Diversification: Why Going Global Can Be a Smart Investing Move
Most investors like to see themselves as rational players, always making decision based on sound economic information. But let’s be honest – we all have our little investing biases. One of them is that most investors prefer to put money into equities close to home, such as Americans buying U.S. stocks of the companies they see at their local stores. By doing so, however, they miss out on a world full of investing opportunities.
Over the years, we’ve seen big swings where investors who stick with U.S. stocks lose out:
- From 10/31/1995-06/30/2000. Europe beat the U.S. by +90.7%
- From 06/30/2000 - 12/31/2004. The U.S. outpaced Europe by +19.4%
- From 12/31/2004 – 06/30/2007. Europe won by +43.2%
- And from 06/30/2007 -02/28/2015. The U.S. has won by +44.0%
Over the total period, the returns have been strikingly similar: 399.7% for Europe and 397.1% for the U.S., or 8.23% versus 8.20% annualized, respectively. By holding both regions, the path to such returns would have likely significantly smoothed out investors’ ride.1
We believe that there are three great reasons to think global when investing:
- Take advantage of different economic conditions. We’re seeing central banks diverge, with the U.S. Federal Reserve tightening (albeit slightly) while the European Central Bank, Bank of Japan and the Bank of England are becoming increasingly accommodative – especially in light of the June Brexit vote this year. By having a global perspective, portfolios can take advantage of policy divergence and different economic regimes.
- Reduce risk. You may think that owning a basket of U.S.-based equities makes you diversified. But what if the entire U.S. economy stagnates and the best growth can be found overseas, such as in the mid-2000s? By owning equities from around the globe, you help to lower the chance that an unforeseen economic shock in a single country does real damage to a portfolio. Conversely, you put yourself in a better position to likely capitalize on a particular geographic area’s upswings.
- Find higher growth. To be honest, emerging markets still have some challenges and economic fundamentals are still negative in places like Brazil, Russia or South Africa. But we believe that these economies are the strongest source of long-term growth in a western world with aging demographics and low population growth. That higher growth potential abroad can be a significant opportunity. See an article, The Chinese economy: Still cautiously bullish, by mycolleague, Brian Ingram for one such example.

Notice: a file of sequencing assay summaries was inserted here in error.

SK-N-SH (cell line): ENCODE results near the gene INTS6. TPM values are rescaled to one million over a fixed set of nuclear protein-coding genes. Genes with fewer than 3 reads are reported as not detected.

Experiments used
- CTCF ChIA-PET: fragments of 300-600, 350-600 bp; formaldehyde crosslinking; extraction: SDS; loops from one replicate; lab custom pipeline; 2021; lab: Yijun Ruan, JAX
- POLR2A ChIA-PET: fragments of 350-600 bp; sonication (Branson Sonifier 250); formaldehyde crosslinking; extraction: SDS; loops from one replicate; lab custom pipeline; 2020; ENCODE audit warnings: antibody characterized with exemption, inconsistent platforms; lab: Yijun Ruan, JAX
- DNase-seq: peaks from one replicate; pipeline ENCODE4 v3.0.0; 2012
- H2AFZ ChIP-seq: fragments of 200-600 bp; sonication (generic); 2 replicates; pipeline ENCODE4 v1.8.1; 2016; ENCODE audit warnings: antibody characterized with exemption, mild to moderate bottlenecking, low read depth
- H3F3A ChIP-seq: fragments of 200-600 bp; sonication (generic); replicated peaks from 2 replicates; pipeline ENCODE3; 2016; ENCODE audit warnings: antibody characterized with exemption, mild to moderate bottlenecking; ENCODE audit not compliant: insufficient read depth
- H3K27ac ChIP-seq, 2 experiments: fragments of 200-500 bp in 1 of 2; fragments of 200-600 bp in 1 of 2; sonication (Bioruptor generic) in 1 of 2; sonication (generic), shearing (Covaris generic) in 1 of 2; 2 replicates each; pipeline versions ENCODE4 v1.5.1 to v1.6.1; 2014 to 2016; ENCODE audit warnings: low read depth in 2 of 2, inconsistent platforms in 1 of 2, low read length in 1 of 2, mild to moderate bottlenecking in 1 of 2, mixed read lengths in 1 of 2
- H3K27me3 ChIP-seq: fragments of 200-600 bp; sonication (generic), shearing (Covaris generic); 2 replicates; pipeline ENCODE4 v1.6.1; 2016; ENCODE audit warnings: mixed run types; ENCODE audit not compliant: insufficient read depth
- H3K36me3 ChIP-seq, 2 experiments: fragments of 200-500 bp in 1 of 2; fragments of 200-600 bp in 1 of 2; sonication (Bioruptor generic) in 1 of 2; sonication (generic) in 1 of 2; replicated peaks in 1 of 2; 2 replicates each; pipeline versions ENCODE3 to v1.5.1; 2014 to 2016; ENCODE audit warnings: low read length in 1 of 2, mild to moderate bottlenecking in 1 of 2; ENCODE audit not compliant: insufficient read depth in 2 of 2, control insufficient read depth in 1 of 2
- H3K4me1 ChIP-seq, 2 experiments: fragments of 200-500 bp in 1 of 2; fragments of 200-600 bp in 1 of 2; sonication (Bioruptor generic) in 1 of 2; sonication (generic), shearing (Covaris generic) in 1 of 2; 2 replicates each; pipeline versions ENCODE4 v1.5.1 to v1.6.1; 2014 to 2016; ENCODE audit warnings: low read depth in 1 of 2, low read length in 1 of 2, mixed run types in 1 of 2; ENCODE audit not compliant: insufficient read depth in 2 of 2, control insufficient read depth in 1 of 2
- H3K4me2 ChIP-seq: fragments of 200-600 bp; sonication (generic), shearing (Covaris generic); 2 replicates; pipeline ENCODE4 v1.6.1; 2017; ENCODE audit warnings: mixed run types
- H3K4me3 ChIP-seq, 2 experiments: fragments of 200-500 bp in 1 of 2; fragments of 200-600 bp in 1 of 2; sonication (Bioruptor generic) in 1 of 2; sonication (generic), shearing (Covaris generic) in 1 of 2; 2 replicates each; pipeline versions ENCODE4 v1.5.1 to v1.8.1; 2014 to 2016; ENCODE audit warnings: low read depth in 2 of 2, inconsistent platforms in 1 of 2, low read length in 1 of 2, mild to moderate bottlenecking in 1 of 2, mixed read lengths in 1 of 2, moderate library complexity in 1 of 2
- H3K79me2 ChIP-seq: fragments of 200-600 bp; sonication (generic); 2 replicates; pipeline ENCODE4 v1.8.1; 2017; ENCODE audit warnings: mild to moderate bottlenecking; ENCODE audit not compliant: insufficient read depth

In our view, a multi-asset approach that invests across a wide range of global asset classes (e.g., equities, fixed income, infrastructure companies, real estate, and commodities) that takes into account factors, such as valuation, business cycle and sentiment around them has a good likelihood of achieving one's desired outcomes.
We ourselves have taken a global approach since the late 1980’s in many of our portfolios. At points in time, that can be behaviorally difficult: we all want to hold the recent winner and that has been the U.S. for the last 4 years. But by being steadfast in our global belief, we believe that our clients may be likely to have a higher probability of meeting their goals.
It’s a big world. Investors who are willing to take a look at all of it and invest accordingly may do their portfolios a big favor.
1 MSCI Europe X UK and Russell 1000® indexes. The dates were not start of year to end of year and are for MSCI Europe X UK (EUR) vs. Russell 1000 (USD).
The information, analyses and opinions set forth herein are intended to serve as general information only and should not be relied upon by any individual or entity asadvice or recommendations specific to that individual entity. Anyone using this material should consult with their own attorney, accountant, financial or tax adviser orconsultants on whom they rely for investment advice specific to their own circumstances.
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Please remember that all investments carry some level of risk, including the potential loss of principal invested.
Diversification does not assure a profit and does not protect against loss in declining markets.
The MSCI Europe X UK Index captures large and mid-cap representation across 14 Developed Markets (DM) countries in Europe*. With 335 constituents, the index covers approximately 85% of the free float-adjusted market capitalization across European Developed Markets excluding the UK.
The Russell 1000® Index measures the performance of the large-cap segment of the U.S. equity universe. It is a subset of the Russell 3000® Index and includes approximately 1000 of the largest securities based on a combination of their market cap and current index membership. The Russell 1000 represents approximately 92% of the U.S. market.
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